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Mr. Lott has been involved in over 70 software development projects in a career that spans 30 years. He has worked in the capacity of internet strategist, software architect, project leader, DBA, programmer. Since 1993 he has been focused on data warehousing and the associated e-business architectures that make the right data available to the right people to support their business decision-making. Steven is a DZone MVB and is not an employee of DZone and has posted 134 posts at DZone. You can read more from them at their website. View Full User Profile

Why is the Bar Set so Low for Enterprise Applications?

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It occurs to me that much of "Big IT" creates a well-oiled organization that makes broken software seem acceptable. The breakage is wrapped in layers of finely-tuned process.

Consider a typical Enterprise Application.  There's a help desk, ticket tracking, a user support organization that does "ad-hoc" processing, and a development organization to handle bug fixes and enhancement requests.  All those people doing all that work.


If people need all that support, then the application is -- from a simplistic view -- broken.

The organization, however, has coped with the broken application by wrapping it in layers of people, process, tools, technology, management and funding.  The end users have a problem, they call the help desk, and the machine kicks in to resolve their problem.

It is a given -- a going-in assumption -- a normal, standard expectation that any enterprise software is so broken that a huge organization will be essential for pressing forward.  It is expected that good software cannot be built.

We're asked to help a client create a sophisticated plan for the New Enterprise App support organization.  Planning this organization feels like planning for various kinds of known, predicted, expected failures. Failure is the expectation.  Broken is the standard operating mode.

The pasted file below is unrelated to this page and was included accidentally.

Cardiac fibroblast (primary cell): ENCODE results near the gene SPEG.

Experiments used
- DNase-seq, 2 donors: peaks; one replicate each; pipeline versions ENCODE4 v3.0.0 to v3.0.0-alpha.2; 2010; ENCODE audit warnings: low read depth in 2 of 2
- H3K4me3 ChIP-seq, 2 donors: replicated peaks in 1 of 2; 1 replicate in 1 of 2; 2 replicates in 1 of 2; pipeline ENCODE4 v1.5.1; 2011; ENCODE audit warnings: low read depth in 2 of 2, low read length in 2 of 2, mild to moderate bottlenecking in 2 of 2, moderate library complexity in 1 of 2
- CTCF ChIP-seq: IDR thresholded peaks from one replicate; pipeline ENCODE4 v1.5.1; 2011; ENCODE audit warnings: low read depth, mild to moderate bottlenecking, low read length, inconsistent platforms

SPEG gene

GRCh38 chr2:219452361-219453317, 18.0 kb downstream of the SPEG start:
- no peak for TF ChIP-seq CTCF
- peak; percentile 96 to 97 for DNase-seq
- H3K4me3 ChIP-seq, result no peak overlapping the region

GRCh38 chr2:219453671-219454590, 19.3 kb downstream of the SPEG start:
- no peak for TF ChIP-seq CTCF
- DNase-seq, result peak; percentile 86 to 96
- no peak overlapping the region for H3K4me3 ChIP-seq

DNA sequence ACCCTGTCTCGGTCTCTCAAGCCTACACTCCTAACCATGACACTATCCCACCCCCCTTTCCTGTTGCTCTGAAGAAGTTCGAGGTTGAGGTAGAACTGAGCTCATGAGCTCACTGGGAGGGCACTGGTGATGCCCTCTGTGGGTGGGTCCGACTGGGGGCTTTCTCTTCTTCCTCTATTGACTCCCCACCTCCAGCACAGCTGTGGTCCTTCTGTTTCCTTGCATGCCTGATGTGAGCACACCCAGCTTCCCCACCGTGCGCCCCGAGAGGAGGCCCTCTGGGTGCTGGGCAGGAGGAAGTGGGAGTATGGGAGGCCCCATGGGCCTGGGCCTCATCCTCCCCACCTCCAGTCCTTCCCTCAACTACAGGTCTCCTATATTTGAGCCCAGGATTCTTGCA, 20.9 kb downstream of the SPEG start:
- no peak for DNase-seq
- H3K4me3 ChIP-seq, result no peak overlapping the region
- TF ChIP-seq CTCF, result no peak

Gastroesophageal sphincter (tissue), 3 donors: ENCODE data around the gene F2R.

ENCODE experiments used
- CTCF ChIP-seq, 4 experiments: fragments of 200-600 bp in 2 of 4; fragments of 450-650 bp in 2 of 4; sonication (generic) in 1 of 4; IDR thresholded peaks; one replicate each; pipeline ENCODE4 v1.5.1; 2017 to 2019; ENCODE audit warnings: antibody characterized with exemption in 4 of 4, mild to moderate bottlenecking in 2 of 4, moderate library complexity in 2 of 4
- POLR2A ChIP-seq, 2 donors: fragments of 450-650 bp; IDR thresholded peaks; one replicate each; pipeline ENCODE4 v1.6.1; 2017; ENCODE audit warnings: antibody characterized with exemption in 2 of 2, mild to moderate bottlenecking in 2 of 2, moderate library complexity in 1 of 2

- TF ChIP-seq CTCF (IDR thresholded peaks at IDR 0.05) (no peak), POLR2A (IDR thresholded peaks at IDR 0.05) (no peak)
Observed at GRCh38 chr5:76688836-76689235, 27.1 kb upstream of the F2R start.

Consider a typical non-Enterprise Application.  Let's say, the GNU C compiler.  Or Python.  Or Linux.  An almost entirely volunteer organization, no help desk, no trouble tickets, no elaborate support organization plan.  Yet.  These products actually work flawlessly.  They're not wrapped in a giant organization.

Why is the bar for acceptability so low for "Enterprise" applications?  Why is this tolerated?
Published at DZone with permission of Steven Lott, author and DZone MVB. (source)

(Note: Opinions expressed in this article and its replies are the opinions of their respective authors and not those of DZone, Inc.)


Daniel Kec replied on Wed, 2011/10/19 - 7:28am

Well I think it's because those "enhancement requests" that is what makes it EE, and quite frankly every one enhancement makes minimally two bugs. If you make one flawless app which is final to some date of release your customer doesn't need support but also don't have possibility to make enhancement requests -> but the app isn't EE any more isn't it?

Piotr Kochanski replied on Wed, 2011/10/19 - 9:35am

Either the author has never seen enterprise application or is simply advertising his employer, who is making money from showing Big IT how to build enterprise applications.

I like, however, how honestly is bashing its own customers. It looks like that some Big IT (mentioned on the website), even after ThoughtWorks help, is still producing rubbish. What's worst, they are providing helpdesk for customers!! Such disgusting crime would never be commited in the agile open source World.

The point is that at some scale 'agile' development process simply does not work (think of integration with the number of third parties, think of necessity to take into account law regulations totally abstract to average developer, complicated bussines logic - medicine, insurance, banking, etc. that need bussiness analysts, I can go on for an hour like that).

A lot of enterprise applications are much, much more complicated then Linux kernel or Python interpreter. And they cannot fail - think of bank transactions.

Mind this old article How many Microsoft employees does it take to change a lightbulb? and the interesting comment by Raymond Chen:

Who develops the test plans for open source software? Who updates the screenshots in the user's guide and online help? And who translates the documentation into Polish and Turkish? Who verifies that the feature doesn't violate the Americans with Disabilities Act or German privacy laws? (Back when I worked on Linux, the answer was "Nobody. There is no test plan, there is no printed user's guide, what little documentation there is exists only in English, and nobody cares about complying with the ADA or German privacy laws." Maybe things have changed since then.)